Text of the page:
• The next one, Kamen Rider Gaim: Kouta ascends to godhood by winning the Forbidden Fruit, but in order to save the current world he exiles himself, Mai and the Helhelm infestation to a distant planet far from any source of life.
  • Break the Cutie: If there's an idealist in his story, chances are that person will be broken by the end. The Type-Moon wiki describes this tendency as the Reality Marble Dead End Catharsis: Heaven & Hell Drop, which lowers the luck of all characters in his stories by one rank.
    • Subverted in Psycho-Pass. Akane gets broken briefly after Yuki dies, but gets back to her idealistic self. In the end, Akane nearly gets broken, but learns to understand the cynical side of life while keeping her ideals and still mostly being an idealist.
    • Also subverted in Kamen Rider Gaim, as Kouta suffers multiple breakings but has always managed to bounce back. On the other hand, his best friend, Micchy, was broken completely before the midway point and pulled a Face–Heel Turn. It isn't until he learns the hard way that Being Evil Sucks that he finally recovers at the end.
  • Cool Shades: He wears a pair of sunglasses at every public appearance he makes. The photo on this page is actually an oddity for him, as even most pictures of the man have him with his shades on.
  • Cosmic Horror Story: A good number of his works are influenced by H. P. Lovecraft novels and the cosmic horror genre. He also names Stephen King, another dabbler in cosmic horror, as a major influence (particularly on Madoka Magica).
  • Darker and Edgier: The incarnation of this trope done right. If you're not sure how to darken the tone of your story without succumbing to Too Bleak, Stopped Caring, hire Gen Urobuchi. Under his purview, the darkness levels are practically guaranteed to get ratcheted up several notches. His friend Nasu jokes that he actually is a Reality Warper.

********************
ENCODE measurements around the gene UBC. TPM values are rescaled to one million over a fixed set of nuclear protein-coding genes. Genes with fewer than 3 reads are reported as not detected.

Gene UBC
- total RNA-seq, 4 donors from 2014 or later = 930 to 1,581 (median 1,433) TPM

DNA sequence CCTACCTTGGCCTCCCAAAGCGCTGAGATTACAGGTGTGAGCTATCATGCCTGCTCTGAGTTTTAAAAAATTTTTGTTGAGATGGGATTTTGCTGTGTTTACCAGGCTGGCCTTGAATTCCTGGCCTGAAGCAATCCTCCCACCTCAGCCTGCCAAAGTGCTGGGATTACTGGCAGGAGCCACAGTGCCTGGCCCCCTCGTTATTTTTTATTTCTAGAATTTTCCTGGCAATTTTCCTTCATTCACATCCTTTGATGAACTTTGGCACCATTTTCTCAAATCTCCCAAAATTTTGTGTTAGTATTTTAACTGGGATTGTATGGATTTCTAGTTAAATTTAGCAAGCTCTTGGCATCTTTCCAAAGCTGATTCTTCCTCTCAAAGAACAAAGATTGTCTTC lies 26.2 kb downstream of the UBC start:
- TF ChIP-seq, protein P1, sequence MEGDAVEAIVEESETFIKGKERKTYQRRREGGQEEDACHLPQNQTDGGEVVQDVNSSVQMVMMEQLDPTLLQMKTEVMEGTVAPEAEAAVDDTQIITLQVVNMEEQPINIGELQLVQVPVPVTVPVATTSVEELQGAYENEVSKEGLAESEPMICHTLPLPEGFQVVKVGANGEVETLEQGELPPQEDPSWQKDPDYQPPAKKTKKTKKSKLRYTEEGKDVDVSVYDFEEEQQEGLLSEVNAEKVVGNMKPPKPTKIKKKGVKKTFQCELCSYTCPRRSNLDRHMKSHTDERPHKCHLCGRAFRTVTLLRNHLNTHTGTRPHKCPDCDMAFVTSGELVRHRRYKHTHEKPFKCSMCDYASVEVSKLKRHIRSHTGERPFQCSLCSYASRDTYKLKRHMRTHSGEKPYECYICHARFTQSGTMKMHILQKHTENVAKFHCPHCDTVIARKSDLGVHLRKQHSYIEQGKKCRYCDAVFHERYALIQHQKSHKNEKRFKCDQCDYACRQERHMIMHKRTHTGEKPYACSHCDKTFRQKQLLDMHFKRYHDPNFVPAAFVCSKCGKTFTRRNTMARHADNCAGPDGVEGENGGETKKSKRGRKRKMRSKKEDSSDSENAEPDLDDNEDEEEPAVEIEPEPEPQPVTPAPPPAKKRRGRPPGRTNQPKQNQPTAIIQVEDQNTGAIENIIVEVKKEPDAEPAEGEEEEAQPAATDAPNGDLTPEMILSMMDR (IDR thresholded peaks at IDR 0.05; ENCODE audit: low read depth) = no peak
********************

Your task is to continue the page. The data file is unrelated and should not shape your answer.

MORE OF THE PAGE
• In one instance, when sweet pool was being developed, Fuchii Kabura (writer) once asked Urobuchi how the story's atmosphere should be. Urobuchi responded to Kabura that "your audience are all over the age of 18 and has grown up, stop giving them sweet romances", further proving this trope. Urobuchi was later satisfied on how dark and disturbing sweet pool turned out to be.
    • He somehow managed to one-up Hideaki Anno in this department, by making the Godzilla anime trilogy darker than Anno's own Shin Godzilla. How often do you see a Godzilla film where the protagonist's Love Interest dies horribly due to assimilation?
  • Deconstruction: Seems to be a specialty of his, be it deconstructing love (Saya no Uta and Puella Magi Madoka Magica), heroism (Fate/Zero, Kamen Rider Gaim), power (Kamen Rider Gaim), Japanese culture (Psycho-Pass), or selflessness (Puella Magi Madoka Magica). In the case of the Godzilla anime trilogy...all of them?
  • Decon-Recon Switch: In spite of the above, good tends to prevail and outright Downer Endings are generally avoided in his works. It's just that Balance Between Good and Evil tends to be very much in effect and the price of victory keeps the characters and the viewers alike wondering whether it was worth it.
  • Fate Worse than Death: Despite his infamy of being the "Urobutcher", killing off his characters isn't the worst he can do to his characters. He's also known to have his characters being raped, brutally tortured, or chronically turning his characters into literal monsters. In fact, he let some of his characters live, but have them go through emotional and mental suffering either seeing some of their loved ones killed off (Puella Magi Madoka Magica), having their ideal dreams destroyed and/or exposed (Fate/Zero), or all three (Kamen Rider Gaim).
  • For Happiness/Totalitarian Utilitarian/The Needs of the Many: Many of his works focus on, and brutally deconstruct, utilitarian and consequentialist ethical philosophy (see Fate/Zero, Puella Magi Madoka Magica, Kamen Rider Gaim, Expelled from Paradise, and the Godzilla anime trilogy).